Sometimes dreams come true. Every once in a while, arena acts do the unthinkable and trade in the huge crowds for more intimate digs. In descending order of scale, here’s a recent history of huge acts performing increasingly unlikely tiny gigs in our city.
PRINCE @ THE SONY CENTRE | MAY 19, 2015
Six months after disappointing fans that felt certain he was announcing two secret gigs at (the comparably smaller) Massey Hall after his band 3rdeyegirl posted a suggestive message to twitter, Ticketmaster and news media picked up on it as fact, and it ultimately was revealed as myth, Prince announced two surprise performances at the Sony Centre as part of his Hit & Run tour just a day ahead of time, selling out both. At 3,191 seats, the Sony Centre is hardly a small venue, but it’s a mere fraction of the 19,800-seat Air Canada Centre the Purple One usually graces when he rolls through town.
(Photo by penner via Flickr)
THE ROLLING STONES @ PHOENIX CONCERT THEATRE | AUG. 10, 2005
The Rolling Stones have built a history of playing surprise gigs in small Toronto venues like the El Mocambo, the Horseshoe, and Palais Royale, and in 2005, they added the Phoenix Concert Theatre to that list when they played the Cabbagetown warehouse as a warm up gig before embarking on tour promoting their then upcoming record, A Bigger Bang. Sure, it’s a far cry from the El Mo but this event marks the smallest Stones gig Toronto’s seen in the past decade.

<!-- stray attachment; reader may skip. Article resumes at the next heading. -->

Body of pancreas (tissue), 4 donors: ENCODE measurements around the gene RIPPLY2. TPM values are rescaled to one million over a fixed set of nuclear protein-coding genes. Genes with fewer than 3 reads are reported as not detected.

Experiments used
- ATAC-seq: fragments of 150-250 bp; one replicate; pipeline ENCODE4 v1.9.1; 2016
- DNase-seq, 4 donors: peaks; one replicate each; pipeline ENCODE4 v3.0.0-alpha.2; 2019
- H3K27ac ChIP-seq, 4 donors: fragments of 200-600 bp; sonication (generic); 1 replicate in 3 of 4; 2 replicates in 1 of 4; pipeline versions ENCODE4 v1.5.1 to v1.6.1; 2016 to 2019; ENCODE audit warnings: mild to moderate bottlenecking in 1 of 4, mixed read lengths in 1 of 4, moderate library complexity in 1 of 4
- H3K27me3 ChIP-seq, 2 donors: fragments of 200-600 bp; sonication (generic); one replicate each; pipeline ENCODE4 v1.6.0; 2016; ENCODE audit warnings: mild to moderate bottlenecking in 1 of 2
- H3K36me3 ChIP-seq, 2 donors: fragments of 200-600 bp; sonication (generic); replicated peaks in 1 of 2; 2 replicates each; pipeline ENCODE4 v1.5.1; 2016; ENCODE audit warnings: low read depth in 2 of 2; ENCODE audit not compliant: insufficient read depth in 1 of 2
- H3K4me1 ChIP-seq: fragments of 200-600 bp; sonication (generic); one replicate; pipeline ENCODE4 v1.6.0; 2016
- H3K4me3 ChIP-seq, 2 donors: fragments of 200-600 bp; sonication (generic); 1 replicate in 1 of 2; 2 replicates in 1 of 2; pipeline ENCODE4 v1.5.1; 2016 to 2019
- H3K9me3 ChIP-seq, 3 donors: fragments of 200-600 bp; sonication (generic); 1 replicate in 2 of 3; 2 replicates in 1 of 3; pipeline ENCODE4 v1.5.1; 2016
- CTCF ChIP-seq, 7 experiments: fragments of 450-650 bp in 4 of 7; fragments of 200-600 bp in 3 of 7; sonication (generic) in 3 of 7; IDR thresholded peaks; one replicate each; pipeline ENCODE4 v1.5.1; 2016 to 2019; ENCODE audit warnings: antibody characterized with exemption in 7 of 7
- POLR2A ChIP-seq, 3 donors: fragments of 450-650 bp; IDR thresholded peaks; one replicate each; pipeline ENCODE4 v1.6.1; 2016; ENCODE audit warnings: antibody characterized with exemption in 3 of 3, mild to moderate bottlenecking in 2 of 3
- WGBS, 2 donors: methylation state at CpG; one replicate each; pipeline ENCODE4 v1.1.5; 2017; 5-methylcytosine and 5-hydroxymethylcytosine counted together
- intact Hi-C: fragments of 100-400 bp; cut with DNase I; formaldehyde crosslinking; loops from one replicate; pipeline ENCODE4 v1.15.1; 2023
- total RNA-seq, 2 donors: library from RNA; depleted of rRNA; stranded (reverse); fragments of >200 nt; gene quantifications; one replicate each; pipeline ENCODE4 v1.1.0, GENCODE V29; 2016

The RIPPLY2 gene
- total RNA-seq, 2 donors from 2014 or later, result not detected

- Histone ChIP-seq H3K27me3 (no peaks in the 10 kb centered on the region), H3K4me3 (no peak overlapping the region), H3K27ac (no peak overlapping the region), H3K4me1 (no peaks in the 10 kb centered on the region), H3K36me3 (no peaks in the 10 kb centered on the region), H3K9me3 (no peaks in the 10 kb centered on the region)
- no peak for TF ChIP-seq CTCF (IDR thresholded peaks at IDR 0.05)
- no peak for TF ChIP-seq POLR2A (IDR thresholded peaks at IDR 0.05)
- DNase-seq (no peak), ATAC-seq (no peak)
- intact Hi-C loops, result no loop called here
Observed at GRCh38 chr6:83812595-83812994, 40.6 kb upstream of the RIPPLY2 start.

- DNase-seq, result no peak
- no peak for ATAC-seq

MUMFORD AND SONS @ LEE’S PALACE – TORONTO, ONTARIO | APRIL 3, 2015
Back in April, 600 fans waited in the rain and checked their phones on the way into Lee’s Palace to witness a rare club performance from a band that has been headlining major music festivals for years, and a sneak peak at new songs from their May-released Wilder Mind album.
(Photo by Andrea Sartorati via Flickr)
PIXIES @ THE HORSESHOE TAVERN – TORONTO, ONTARIO | JUNE 7, 2015
When Led Zeppelin’s legendary voice woke up sounding like a frog and had to postpone a headlining performance at the Molson Amphitheatre to the fall, his support act had to improvise. So Toronto got a sweaty Pixies gig at the Horseshoe.
FEIST @ GLENN GOULD STUDIO – TORONTO, ONTARIO | OCT. 8, 2011
After playing the Air Canada Centre for her preceding homecoming, Leslie Feist opted for the intimate and elegant Glenn Gould Studio when she delivered her critically celebrated Metals to Toronto.
(Photo by Jason Persse via Flickr)
THE TRAGICALLY HIP @ SUPERMARKET | SEPT. 30, OCT. 1 & 2, 2012
Talk about Pedestrian Sundays. Canadian rock veterans the Tragically Hip surprised Toronto on Sunday, Sept. 30, 2012 by tweeting about a surprise appearance that would take place at Kensington Market bar/restaurant Supermarket just an hour and a half later. It didn’t take long for news to circulate, and when the magic hour struck, the band mounted a makeshift stage to play a three-song set to an approximately 300-person crowd. They followed suit with an additional three-song set every hour throughout the afternoon and early evening (usually, two new songs and one classic), hawking physical copies of their soon to be commercially released Now for Plan A record in between. They followed the appearance with a residency/pop-up shop that returned to that formula every day until Oct. 3, culminating in a special hour-long set on the album’s proper release date that was also live streamed on their website.